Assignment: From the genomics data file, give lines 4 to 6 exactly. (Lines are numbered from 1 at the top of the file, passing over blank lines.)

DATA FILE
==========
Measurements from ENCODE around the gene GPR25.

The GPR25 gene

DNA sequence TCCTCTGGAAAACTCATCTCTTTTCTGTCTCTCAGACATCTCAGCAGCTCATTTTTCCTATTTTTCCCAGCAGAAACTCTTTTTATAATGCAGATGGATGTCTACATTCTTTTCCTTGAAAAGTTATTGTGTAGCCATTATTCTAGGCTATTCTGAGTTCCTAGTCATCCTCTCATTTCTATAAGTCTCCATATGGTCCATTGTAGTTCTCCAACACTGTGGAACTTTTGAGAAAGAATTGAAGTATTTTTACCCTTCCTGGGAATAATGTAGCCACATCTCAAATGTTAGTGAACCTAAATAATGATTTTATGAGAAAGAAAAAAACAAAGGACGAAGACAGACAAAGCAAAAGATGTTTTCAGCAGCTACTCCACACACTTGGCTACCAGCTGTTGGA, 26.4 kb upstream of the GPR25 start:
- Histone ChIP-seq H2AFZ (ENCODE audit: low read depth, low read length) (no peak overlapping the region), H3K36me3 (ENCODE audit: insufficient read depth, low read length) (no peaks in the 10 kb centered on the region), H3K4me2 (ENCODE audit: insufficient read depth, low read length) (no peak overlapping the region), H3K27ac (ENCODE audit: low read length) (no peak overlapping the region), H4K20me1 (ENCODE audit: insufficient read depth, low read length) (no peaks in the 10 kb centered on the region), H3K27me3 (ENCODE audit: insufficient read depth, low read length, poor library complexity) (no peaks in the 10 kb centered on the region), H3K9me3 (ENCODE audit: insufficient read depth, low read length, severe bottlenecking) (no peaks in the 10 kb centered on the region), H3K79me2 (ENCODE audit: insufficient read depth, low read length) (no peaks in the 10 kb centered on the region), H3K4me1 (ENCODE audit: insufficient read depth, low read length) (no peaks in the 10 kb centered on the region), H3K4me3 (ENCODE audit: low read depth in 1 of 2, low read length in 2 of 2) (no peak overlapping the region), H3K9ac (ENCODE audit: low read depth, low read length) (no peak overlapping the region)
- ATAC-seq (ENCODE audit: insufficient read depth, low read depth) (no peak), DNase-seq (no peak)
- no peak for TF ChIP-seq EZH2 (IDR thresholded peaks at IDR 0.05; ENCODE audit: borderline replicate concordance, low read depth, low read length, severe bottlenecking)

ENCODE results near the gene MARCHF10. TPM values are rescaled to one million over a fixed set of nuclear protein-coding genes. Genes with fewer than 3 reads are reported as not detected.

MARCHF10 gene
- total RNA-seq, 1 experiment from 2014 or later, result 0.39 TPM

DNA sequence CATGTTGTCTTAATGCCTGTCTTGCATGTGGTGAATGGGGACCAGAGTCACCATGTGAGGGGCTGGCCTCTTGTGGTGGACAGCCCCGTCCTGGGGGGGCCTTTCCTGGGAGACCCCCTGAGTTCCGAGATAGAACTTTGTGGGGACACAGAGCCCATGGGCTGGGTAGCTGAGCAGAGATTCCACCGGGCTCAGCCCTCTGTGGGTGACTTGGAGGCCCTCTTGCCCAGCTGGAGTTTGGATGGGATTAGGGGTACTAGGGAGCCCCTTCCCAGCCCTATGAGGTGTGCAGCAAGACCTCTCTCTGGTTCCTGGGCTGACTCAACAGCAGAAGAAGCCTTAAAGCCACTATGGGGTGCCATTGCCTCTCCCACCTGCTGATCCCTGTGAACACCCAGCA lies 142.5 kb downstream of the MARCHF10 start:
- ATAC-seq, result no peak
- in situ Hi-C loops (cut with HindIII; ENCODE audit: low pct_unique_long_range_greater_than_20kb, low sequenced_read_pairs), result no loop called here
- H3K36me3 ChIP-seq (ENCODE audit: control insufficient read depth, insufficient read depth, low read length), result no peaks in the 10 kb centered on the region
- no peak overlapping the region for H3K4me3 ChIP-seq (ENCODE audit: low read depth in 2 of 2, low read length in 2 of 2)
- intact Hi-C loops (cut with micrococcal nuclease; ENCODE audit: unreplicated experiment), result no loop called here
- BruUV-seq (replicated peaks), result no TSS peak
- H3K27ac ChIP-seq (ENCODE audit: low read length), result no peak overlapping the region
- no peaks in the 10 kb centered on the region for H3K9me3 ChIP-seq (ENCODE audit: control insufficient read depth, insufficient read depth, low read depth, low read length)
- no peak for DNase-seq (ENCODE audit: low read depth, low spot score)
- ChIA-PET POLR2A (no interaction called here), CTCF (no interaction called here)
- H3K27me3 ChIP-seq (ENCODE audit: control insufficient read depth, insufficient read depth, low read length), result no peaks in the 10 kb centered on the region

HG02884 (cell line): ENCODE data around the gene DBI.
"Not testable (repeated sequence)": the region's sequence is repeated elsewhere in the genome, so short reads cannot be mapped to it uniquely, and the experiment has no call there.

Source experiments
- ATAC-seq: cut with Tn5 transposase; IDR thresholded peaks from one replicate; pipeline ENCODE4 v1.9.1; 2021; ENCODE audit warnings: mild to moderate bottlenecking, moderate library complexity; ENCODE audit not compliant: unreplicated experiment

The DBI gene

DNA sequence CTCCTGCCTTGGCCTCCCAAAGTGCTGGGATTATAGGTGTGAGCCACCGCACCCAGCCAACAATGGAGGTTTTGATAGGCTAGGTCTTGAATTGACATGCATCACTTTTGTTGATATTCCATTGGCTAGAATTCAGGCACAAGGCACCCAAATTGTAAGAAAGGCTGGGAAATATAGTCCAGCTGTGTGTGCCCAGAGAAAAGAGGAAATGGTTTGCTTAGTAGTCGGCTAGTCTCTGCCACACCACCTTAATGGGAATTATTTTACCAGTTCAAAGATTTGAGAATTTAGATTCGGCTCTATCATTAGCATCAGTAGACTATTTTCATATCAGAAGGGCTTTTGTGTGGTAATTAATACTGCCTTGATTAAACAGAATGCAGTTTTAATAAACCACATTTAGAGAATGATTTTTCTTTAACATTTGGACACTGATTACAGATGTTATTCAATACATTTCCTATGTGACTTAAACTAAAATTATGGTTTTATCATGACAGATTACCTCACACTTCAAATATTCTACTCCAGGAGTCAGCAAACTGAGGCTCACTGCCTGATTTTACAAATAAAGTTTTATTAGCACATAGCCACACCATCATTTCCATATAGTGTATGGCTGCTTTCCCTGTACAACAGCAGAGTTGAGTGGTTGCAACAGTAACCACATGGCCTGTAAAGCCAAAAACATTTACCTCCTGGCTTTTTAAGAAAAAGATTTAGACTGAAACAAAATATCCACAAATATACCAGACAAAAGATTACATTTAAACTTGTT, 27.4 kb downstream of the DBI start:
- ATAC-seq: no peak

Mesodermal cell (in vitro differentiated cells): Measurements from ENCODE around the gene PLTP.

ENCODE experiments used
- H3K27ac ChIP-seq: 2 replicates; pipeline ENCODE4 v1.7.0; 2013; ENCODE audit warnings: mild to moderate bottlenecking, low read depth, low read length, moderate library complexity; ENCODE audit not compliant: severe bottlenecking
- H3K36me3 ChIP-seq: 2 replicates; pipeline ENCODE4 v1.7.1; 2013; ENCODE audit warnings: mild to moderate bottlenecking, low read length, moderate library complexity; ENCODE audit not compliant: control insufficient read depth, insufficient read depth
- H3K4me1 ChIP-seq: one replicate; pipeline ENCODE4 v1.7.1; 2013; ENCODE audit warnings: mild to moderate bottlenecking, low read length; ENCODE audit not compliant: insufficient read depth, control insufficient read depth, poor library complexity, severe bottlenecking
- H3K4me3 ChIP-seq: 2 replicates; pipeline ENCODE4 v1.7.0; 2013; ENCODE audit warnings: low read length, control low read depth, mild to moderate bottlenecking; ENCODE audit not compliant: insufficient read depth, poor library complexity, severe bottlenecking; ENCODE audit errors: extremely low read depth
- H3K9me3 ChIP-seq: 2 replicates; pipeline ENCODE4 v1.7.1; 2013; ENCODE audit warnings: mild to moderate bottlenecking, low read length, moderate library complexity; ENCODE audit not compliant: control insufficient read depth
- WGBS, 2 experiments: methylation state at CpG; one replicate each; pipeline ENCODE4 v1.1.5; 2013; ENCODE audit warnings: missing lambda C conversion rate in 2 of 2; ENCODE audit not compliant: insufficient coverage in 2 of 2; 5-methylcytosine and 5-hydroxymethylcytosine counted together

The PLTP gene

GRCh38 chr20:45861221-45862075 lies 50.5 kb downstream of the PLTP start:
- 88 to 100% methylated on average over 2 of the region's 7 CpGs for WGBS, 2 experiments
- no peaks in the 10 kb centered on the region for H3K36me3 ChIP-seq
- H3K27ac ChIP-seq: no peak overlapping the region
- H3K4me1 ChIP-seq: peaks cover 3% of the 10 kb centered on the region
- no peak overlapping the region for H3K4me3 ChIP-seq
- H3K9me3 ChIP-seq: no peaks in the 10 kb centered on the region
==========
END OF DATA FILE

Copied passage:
- Histone ChIP-seq H2AFZ (ENCODE audit: low read depth, low read length) (no peak overlapping the region), H3K36me3 (ENCODE audit: insufficient read depth, low read length) (no peaks in the 10 kb centered on the region), H3K4me2 (ENCODE audit: insufficient read depth, low read length) (no peak overlapping the region), H3K27ac (ENCODE audit: low read length) (no peak overlapping the region), H4K20me1 (ENCODE audit: insufficient read depth, low read length) (no peaks in the 10 kb centered on the region), H3K27me3 (ENCODE audit: insufficient read depth, low read length, poor library complexity) (no peaks in the 10 kb centered on the region), H3K9me3 (ENCODE audit: insufficient read depth, low read length, severe bottlenecking) (no peaks in the 10 kb centered on the region), H3K79me2 (ENCODE audit: insufficient read depth, low read length) (no peaks in the 10 kb centered on the region), H3K4me1 (ENCODE audit: insufficient read depth, low read length) (no peaks in the 10 kb centered on the region), H3K4me3 (ENCODE audit: low read depth in 1 of 2, low read length in 2 of 2) (no peak overlapping the region), H3K9ac (ENCODE audit: low read depth, low read length) (no peak overlapping the region)
- ATAC-seq (ENCODE audit: insufficient read depth, low read depth) (no peak), DNase-seq (no peak)
- no peak for TF ChIP-seq EZH2 (IDR thresholded peaks at IDR 0.05; ENCODE audit: borderline replicate concordance, low read depth, low read length, severe bottlenecking)